Beauty Is in the Eye of the Beholder
We all have biases; but we have the power to shift them.
Posted Oct 09, 2016
I will admit, I had a negative visceral reaction to my colleague Marty Nemko’s blog post “On Being Unattractive”. On the one hand, he trots out the usual evidence for “attractive” people being favored in some way. He offers some advice including self-acceptance, but also supports plastic surgery.
The problem is that as a society, we have gone way overboard in valuing a very narrow vision of beauty. Nemko’s analysis simply deepens the wound, by telling us we must accept the current trend as our only reality. But we have choice. We can choose not to be superficial about ourselves and others. We can choose to accept each other as we are, not force conformity or judge each other on shallow criteria.
Jean Twenge and W. Keith Campbell noted the incredible increase in plastic surgery over the last few decades in their book The Narcissism Epidemic. Procedures increased from 2 million in 1997 to 12 million just 10 years later. Breast surgeries on teenagers increased 55% in just one year, from 2006 to 2007. Brides are demanding that their bridesmaids have botox. Twenge and Campbell describe how their research shows a significant rise in narcissistic traits and attitudes in America over the last few decades. “For narcissistic people, good looks are another way of gaining attention, status and popularity.” (p. 153) Vanity seems at an all time high, with flaunting of selfies, reality TV and an endless parade of “attractive” people on all media outlets. Not to mention the superficial swipes on dating apps. (I’ve been watching Designated Survivor on ABC. Some people are struck by how unrealistic the premise is – a massive attack on the Capitol Building. It seems more unrealistic to me to have such impossibly good-looking people populate and run Washington, D.C. I personally wouldn’t mind more diversity in the looks department on TV!)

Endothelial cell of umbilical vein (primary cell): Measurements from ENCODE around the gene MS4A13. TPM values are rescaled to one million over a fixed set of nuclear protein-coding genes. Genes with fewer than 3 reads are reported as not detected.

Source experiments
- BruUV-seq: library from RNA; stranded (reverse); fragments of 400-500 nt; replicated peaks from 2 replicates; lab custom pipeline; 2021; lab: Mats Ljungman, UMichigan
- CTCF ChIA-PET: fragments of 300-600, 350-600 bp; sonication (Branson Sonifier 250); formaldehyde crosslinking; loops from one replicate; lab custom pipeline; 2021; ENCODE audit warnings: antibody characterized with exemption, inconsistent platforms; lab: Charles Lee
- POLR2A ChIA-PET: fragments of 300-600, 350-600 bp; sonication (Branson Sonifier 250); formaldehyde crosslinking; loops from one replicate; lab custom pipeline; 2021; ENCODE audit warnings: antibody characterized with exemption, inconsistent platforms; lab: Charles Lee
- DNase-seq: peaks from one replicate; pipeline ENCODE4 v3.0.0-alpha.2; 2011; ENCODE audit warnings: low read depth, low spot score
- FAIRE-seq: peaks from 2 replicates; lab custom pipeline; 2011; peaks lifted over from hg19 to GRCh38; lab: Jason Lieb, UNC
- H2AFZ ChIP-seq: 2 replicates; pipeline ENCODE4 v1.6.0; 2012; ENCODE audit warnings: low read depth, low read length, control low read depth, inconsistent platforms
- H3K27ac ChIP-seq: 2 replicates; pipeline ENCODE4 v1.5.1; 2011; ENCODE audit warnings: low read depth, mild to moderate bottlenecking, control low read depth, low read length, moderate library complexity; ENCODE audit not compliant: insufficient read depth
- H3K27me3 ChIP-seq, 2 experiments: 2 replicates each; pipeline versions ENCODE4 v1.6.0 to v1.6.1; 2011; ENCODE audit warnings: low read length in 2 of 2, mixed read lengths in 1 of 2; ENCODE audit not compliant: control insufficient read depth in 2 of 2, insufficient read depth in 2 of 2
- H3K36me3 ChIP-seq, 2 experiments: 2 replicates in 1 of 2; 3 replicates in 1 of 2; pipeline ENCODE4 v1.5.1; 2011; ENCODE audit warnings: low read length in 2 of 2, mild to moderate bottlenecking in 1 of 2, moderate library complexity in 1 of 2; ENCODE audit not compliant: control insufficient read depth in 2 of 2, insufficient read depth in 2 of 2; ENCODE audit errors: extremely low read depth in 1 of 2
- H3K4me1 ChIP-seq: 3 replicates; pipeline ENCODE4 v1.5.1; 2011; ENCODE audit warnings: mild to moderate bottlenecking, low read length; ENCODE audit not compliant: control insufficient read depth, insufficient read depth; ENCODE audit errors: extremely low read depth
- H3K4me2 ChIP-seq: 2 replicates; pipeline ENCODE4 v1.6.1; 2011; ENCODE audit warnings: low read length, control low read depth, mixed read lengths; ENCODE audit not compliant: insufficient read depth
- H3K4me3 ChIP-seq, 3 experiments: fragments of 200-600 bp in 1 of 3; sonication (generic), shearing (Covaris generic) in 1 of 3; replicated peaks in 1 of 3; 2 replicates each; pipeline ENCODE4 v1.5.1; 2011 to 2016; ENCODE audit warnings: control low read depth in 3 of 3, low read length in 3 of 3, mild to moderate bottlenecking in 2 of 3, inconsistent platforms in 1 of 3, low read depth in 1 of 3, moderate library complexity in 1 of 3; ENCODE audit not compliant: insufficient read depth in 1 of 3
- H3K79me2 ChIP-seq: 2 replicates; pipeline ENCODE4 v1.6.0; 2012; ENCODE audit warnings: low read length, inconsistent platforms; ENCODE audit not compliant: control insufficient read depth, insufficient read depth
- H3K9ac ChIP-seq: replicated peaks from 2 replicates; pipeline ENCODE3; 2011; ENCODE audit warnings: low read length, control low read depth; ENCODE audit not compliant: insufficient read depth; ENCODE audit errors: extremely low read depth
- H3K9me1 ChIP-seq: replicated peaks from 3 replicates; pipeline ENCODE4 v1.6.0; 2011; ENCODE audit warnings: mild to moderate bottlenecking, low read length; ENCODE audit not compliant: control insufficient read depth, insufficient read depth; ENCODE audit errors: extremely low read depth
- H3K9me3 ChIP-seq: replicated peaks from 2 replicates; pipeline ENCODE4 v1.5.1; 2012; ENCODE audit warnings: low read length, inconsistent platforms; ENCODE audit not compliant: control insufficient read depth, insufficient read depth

No one, in my experience, is without self-consciousness about their looks. We are all insecure – even, or sometimes especially, those who are deemed attractive. This is particularly severe for young girls and probably to a lesser extent, boys. (See my article on American Girls by Nancy Jo Sales.) But by focusing on looks (and wealth, possessions, etc) instead of character and capability, we veer away from our best possibilities, as individuals and as a society.
- We have the power to choose how we value and treat ourselves and others.
- We don’t have to compliment and draw attention to girls’ and boys’ looks and ignore other qualities.
- We can question how we appreciate others as romantic partners and friends, and notice if we’re overvaluing looks, or other relatively superficial qualities.
- We can recognize how culture and media bias us towards certain body types. This has changed and narrowed dramatically over the years and centuries. There is an important backlash happening. We can all do our part to support a fuller view of our humanity and beauty.
Attraction is certainly a doorway to love. But I think our greatest challenge is learning how to love more deeply. That means going beyond first impressions and reactions. It means becoming aware of how our biases and behaviors harm ourselves and others.
Beauty is in the eye of the beholder.
We must become better beholders.
(c) 2016, Ravi Chandra, M.D. F.A.P.A.
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